Because of that case, white and black students started going to the same schools. To today's generation of schoolchildren, this old news would produce at most a yawn. It might even cause a contemptuous chuckle at how backward we of older generations must have been. The yawners and chucklers take for granted that people of all races go to the same schools.
But you young folk need to be reminded that there are plenty of people alive today - like your parents and grandparents - who remember what it was like attending separate schools and all the other manifestations of a segregated culture. We of the long-in-the-tooth generations don't have to go back too far in our long memories to recall segregation.
As your own observance of the Brown vs. Board anniversary, you kids might make a point of asking your elders what it was like in a segregated world that probably is hard for you to imagine.
If you are white and have a black friend, ask his or her parents or grandparents what it was like to be forced to attend "colored" schools.
If you are black and have a white friend, ask his or her parents or grandparents what it was like to go to schools where there not only were no black students but little black history, albeit the chapter on slavery and a blurb on George Washington Carver.
You older folks might make a point of telling your kids and their friends of the separate worlds you and those of the other race inhabited.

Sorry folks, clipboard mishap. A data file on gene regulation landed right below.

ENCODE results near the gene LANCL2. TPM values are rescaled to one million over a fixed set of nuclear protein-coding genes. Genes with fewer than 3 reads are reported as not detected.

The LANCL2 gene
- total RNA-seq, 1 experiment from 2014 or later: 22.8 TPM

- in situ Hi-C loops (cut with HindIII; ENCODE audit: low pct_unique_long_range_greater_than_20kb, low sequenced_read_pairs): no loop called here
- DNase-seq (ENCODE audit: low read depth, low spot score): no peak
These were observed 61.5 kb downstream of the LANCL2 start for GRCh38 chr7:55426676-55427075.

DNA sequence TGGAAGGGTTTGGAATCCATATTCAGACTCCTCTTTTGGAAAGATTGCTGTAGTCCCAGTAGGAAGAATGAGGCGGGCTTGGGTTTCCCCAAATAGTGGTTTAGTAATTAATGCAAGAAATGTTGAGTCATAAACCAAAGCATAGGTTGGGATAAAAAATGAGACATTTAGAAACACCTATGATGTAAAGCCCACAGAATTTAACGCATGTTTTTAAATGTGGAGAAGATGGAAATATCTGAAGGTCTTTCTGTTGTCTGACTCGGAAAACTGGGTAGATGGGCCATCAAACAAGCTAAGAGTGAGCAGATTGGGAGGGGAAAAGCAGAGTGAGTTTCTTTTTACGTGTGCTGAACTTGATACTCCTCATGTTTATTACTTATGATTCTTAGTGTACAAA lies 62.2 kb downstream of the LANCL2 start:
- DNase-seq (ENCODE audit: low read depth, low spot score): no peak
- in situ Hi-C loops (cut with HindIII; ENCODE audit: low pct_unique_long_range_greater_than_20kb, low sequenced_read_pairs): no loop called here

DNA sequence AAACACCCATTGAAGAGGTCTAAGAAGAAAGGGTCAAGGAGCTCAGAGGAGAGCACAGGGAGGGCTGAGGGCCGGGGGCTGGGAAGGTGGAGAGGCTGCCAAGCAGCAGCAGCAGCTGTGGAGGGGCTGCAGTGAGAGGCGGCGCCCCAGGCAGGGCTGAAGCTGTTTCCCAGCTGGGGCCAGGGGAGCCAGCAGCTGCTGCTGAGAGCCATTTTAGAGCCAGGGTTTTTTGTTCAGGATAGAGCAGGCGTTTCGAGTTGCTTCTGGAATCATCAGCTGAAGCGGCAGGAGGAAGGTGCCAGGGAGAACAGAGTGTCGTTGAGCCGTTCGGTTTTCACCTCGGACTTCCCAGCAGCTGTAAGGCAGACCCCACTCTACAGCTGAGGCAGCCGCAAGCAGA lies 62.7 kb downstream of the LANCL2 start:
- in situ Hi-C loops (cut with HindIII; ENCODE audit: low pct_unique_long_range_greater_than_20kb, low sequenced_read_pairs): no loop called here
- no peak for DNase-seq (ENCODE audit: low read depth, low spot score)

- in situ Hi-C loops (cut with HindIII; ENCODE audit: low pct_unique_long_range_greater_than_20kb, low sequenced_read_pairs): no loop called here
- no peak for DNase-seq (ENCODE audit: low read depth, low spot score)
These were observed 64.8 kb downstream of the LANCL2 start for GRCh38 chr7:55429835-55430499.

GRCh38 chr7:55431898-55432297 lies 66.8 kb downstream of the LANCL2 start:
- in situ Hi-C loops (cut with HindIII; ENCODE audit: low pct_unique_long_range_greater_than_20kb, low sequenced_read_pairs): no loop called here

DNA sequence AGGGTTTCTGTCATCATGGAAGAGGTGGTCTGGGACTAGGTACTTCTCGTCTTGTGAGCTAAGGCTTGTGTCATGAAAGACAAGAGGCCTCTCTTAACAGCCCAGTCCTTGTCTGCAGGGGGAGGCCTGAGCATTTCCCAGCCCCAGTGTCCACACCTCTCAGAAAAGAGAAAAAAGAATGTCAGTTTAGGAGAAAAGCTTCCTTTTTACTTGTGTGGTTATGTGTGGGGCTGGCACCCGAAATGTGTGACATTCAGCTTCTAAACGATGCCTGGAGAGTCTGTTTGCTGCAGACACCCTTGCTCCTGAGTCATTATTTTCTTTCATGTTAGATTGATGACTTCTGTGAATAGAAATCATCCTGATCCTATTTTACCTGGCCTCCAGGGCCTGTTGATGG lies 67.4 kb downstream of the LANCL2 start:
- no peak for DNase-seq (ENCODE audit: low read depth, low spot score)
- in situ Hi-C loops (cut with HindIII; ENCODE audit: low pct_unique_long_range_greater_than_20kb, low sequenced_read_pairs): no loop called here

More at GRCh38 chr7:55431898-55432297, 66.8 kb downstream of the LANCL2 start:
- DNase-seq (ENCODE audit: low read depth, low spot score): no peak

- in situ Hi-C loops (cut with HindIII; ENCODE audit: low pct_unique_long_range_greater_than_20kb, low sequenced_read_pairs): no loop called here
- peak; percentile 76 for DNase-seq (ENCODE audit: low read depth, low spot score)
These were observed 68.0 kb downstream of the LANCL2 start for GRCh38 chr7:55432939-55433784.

As a kid of the 1950s and 1960s who grew up in the Deep South and Midwest, my school world was mostly all-white.
I attended elementary schools in the Atlanta area at the time the civil rights movement was getting started. From what I heard from my parents' conversations (they happened to be pretty enlightened) and what was on the nightly news and on the front page of the paper, I vaguely realized what was going on.
But there was hardly a mention of one of the most momentous movements in American history at my school. Hindsight, however, tells me there was a not-too-subtle protest going on. For instance, every day after the pledge of allegiance, my third-grade teacher, Mrs. Coleman, would lead the class in singing "Dixie."
And I recall the school assembly held outdoors one day in 1956 when school officials and town leaders unfurled and hoisted a new version of the Georgia state flag - one with the stars and bars of the Confederacy. As I learned decades later during a protest against the flag by blacks in the Georgia legislature, the banner was designed expressly as a demonstration of support for segregation and to protest the burgeoning civil rights movement.
I also attended schools in the Midwest, which, with one exception, were all white. While there were no state flags with stars and bars on them or singing of "Dixie," these schools were in systems that were just as segregrated. They were in suburbs, many of which were populated by whites fleeing cities with growing black populations.
At one Midwestern school I attended, the color line apparently had been broken by a light-skinned African American boy who had a black father and white mother. His name was Steve but he was called, among other things, "Mullie" - for mulatto. Despite his self-conscious efforts to "pass," Steve might as well have been all black.
In today's schools, at least those in districts where there are African Americans, Steve and full-blooded blacks generally would be taken for granted. For four decades, blacks and whites have been attending the same schools. Something today's kids are used to, but something they need to be reminded of.